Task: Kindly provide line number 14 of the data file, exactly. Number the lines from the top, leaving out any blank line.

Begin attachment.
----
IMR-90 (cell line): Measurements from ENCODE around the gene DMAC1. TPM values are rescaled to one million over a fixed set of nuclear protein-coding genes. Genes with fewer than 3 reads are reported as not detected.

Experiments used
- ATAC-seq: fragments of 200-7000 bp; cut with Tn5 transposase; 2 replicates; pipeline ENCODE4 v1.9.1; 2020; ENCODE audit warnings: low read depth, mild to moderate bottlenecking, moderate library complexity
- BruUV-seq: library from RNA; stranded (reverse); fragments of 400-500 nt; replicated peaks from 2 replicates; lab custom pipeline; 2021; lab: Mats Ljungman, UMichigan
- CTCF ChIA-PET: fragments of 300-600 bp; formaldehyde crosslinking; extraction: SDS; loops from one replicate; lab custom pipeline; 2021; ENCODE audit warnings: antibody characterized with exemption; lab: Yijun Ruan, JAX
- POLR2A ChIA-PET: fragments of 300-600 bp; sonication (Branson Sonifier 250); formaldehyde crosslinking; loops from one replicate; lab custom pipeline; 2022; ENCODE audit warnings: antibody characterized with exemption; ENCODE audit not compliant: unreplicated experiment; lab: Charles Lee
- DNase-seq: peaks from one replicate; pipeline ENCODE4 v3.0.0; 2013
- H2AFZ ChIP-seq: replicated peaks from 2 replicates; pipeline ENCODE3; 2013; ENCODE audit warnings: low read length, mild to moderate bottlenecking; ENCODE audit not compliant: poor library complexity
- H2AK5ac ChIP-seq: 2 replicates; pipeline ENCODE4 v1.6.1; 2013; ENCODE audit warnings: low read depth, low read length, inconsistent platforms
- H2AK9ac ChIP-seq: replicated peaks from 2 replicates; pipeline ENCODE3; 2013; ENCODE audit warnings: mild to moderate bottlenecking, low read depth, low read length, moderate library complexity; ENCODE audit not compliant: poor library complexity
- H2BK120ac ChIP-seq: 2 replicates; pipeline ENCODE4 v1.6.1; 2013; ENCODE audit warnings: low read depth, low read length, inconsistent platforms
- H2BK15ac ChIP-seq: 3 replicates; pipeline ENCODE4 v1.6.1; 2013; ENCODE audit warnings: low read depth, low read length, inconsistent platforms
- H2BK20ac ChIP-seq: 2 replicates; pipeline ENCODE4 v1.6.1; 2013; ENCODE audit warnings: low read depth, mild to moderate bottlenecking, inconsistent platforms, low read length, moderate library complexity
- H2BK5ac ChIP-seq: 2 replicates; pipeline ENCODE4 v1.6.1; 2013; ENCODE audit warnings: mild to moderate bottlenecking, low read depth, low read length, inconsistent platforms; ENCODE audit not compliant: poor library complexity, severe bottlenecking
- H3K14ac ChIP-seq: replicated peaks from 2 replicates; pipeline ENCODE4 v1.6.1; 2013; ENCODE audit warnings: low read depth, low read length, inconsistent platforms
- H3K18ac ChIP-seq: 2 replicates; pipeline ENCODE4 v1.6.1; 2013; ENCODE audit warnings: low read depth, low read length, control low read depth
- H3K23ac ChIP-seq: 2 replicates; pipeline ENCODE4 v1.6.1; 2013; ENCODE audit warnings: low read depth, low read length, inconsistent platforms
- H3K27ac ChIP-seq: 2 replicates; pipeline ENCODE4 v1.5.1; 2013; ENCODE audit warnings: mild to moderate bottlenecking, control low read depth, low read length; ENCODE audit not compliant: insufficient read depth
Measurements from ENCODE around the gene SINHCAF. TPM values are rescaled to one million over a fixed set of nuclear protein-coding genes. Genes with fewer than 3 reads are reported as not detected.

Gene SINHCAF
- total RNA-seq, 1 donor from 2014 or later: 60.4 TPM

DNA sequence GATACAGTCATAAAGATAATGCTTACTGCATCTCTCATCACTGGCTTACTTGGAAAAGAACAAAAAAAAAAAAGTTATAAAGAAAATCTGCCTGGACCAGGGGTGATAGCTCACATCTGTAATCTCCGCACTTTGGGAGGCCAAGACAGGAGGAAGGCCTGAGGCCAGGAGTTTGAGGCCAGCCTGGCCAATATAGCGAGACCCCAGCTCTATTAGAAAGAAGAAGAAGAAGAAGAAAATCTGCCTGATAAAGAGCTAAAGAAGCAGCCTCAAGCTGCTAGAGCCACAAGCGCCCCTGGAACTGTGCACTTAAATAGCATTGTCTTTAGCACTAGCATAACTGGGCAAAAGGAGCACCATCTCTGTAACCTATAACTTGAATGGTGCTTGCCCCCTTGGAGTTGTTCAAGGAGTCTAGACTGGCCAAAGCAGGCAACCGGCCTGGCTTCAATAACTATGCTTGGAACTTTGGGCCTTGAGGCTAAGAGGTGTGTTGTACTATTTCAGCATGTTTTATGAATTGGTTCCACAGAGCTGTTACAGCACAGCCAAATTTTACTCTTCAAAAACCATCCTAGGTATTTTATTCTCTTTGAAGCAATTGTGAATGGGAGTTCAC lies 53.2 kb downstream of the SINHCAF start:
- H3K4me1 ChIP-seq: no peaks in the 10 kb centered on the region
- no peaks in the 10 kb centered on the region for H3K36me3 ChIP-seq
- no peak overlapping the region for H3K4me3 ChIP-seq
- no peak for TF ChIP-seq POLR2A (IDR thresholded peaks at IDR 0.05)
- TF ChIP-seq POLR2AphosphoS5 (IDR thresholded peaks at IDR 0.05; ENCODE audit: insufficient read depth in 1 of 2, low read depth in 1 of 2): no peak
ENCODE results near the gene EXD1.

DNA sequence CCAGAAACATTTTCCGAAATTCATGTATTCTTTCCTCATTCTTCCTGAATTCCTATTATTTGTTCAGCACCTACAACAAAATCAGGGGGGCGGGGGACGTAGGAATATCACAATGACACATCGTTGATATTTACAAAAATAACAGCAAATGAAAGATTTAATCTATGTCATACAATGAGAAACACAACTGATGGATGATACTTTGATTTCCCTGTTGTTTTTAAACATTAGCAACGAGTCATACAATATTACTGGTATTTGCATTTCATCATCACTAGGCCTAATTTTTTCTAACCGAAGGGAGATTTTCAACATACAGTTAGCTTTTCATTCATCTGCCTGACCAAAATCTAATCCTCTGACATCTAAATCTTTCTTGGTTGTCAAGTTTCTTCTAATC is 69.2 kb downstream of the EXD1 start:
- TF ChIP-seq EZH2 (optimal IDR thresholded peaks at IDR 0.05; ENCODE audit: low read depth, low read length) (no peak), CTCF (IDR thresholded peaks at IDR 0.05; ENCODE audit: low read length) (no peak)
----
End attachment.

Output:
- H2BK5ac ChIP-seq: 2 replicates; pipeline ENCODE4 v1.6.1; 2013; ENCODE audit warnings: mild to moderate bottlenecking, low read depth, low read length, inconsistent platforms; ENCODE audit not compliant: poor library complexity, severe bottlenecking